Subject selection criteria

1) A detailed medical examination was performed, and the clinical findings that are mandatory for HAPE were recorded in an exhaustive questionnaire that was administered to the participants. The diagnosis of HAPE was based on chest radiographic infiltrates being consistent with pulmonary edema. The other clinical symptoms included hypoxemia, cough and dyspnea at rest, breathlessness, the presence of pulmonary rales, the absence of any infection, reduced exercise performance, and cyanosis. The clinical parameters, eg, age, sex, body mass index (BMI), blood pressure (BP), and arterial oxygen saturation (SaO2), were also measured. The subjects rested prior to BP measurement. Three measurements of BP in supine position using a calibrated mercury sphygmomanometer with the appropriate adult cuff size were recorded. The SaO2 was measured using Finger-Pulse Oximeter 503 (Criticare Systems Inc., Waukesha, WI, USA). Lake Louise scoring was applied to rule out any symptoms of acute mountain sickness among HAPE-c. 2) HAPE-p and HAPE-c were ethnically matched. 3) Both the HAPE-c and HLs were declared healthy and fit, devoid of any disorder. 4) All of the study subjects are permanent residents of India. 5) None of the participants that were included in the study had any kind of disorder, including diabetes, renal disease, hypertension, or cardiopulmonary or coronary disorders, which could have affected the study. 6) Only subjects within 15–50 years of age were recruited for the study.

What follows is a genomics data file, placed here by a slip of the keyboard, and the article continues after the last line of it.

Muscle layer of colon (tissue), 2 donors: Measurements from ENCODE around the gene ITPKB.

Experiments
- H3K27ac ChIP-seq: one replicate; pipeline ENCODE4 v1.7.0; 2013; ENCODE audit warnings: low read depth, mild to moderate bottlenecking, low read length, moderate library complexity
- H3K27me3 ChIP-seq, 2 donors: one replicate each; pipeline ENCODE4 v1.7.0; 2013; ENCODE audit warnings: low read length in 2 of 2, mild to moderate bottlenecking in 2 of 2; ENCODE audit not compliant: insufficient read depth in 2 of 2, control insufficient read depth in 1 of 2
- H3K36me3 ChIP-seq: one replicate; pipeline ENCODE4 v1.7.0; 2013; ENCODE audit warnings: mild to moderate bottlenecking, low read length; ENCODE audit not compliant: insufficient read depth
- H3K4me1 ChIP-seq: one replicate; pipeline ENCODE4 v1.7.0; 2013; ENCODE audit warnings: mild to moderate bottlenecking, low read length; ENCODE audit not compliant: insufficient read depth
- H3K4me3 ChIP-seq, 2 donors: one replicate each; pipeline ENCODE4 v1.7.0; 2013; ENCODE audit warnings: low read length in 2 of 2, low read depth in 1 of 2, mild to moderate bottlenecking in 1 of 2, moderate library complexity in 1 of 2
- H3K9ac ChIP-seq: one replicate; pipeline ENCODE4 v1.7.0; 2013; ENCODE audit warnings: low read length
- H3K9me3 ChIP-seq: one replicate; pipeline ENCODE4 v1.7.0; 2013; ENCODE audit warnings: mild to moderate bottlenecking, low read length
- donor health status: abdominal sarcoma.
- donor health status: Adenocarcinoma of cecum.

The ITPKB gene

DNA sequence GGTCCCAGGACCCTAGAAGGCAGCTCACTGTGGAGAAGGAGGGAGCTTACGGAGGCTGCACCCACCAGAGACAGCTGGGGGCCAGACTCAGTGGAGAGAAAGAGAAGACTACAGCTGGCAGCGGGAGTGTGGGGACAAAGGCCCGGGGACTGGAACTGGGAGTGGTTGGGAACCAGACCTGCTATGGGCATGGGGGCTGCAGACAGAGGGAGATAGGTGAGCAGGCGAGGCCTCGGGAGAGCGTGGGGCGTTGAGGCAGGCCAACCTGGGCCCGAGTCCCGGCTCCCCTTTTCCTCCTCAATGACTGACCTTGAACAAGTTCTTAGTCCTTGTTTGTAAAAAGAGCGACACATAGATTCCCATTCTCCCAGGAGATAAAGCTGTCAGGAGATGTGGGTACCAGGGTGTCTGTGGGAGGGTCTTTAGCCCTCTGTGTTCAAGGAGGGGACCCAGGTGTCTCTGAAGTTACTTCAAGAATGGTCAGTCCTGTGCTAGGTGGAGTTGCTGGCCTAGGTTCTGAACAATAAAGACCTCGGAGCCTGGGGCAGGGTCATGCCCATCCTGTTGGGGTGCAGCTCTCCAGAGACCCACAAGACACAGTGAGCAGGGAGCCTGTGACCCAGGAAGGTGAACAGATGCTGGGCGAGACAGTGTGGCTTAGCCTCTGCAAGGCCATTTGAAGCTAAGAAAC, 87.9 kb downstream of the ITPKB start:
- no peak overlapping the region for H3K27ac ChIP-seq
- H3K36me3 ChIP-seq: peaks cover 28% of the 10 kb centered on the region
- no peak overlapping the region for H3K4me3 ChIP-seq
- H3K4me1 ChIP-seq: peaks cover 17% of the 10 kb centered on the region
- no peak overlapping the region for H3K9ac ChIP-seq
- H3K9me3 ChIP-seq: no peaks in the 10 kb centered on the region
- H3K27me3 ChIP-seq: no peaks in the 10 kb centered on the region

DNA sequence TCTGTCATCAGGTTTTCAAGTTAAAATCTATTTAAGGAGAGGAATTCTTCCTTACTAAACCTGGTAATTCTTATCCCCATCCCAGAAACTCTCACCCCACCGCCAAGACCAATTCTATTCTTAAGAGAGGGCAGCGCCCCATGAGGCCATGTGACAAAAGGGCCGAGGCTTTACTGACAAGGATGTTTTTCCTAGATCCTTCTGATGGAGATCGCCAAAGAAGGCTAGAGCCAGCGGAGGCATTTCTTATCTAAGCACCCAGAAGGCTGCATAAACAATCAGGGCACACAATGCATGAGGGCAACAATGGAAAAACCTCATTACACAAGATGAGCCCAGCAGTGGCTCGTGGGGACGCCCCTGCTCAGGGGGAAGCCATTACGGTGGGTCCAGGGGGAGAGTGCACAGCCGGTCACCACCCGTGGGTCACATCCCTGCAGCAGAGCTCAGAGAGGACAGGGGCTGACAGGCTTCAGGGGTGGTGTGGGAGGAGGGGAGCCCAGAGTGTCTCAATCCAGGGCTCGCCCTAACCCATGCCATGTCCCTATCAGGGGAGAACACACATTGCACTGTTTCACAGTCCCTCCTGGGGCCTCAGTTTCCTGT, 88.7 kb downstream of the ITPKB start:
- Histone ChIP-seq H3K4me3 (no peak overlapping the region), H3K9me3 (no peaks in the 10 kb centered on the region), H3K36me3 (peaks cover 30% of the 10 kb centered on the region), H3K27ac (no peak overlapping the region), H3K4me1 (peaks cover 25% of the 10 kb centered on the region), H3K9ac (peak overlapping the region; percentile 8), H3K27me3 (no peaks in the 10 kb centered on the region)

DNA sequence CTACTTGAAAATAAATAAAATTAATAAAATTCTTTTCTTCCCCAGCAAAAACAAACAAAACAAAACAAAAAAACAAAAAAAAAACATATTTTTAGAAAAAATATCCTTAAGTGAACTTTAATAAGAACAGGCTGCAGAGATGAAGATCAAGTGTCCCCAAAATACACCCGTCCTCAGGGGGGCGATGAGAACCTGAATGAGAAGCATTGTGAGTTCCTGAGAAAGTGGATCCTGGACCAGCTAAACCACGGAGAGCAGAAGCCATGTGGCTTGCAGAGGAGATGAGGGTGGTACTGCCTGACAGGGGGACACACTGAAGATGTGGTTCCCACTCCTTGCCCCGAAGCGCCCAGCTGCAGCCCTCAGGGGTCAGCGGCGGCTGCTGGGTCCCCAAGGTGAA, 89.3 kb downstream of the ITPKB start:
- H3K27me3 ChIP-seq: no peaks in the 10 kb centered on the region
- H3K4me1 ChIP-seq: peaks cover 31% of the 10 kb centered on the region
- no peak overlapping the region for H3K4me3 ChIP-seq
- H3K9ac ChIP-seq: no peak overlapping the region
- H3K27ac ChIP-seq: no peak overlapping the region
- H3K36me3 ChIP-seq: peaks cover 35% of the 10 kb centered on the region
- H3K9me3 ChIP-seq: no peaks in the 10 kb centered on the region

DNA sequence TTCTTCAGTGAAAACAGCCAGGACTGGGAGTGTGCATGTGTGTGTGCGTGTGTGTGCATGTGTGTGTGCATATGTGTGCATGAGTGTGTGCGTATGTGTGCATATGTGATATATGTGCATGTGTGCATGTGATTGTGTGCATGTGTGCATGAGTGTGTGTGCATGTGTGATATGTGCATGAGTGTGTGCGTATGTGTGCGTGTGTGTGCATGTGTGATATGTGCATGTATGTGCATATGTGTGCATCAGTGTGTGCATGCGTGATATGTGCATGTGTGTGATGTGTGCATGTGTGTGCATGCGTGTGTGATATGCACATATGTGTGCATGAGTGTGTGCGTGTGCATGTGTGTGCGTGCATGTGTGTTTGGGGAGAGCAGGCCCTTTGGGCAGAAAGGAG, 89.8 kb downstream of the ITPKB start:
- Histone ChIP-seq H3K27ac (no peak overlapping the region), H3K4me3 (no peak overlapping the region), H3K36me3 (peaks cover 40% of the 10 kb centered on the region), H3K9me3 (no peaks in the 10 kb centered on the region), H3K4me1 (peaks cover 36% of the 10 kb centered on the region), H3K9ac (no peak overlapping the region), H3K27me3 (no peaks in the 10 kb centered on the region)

Sample collection

Ten milliliters of venous blood was drawn in acid– citrate–dextrose anticoagulant tubes (~3,500 m). The plasma was collected after centrifuging the tubes at 1,500 rpm for 5 minutes and was stored at -80°C until analysis. The remaining blood was stored at -20°C to isolate the DNA. The RNA was isolated from the peripheral blood leukocytes from 2 mL of venous blood that was kept in tubes containing TRI Reagent® RT blood (RB 211; Molecular Research Centre, Cincinnati, OH, USA). Patient’s blood was collected once HAPE was diagnosed but prior to the beginning of any treatment. Blood samples from the subjects of the two healthy groups, ie, HAPE-c and HLs, were drawn following overnight fasting.

Genotyping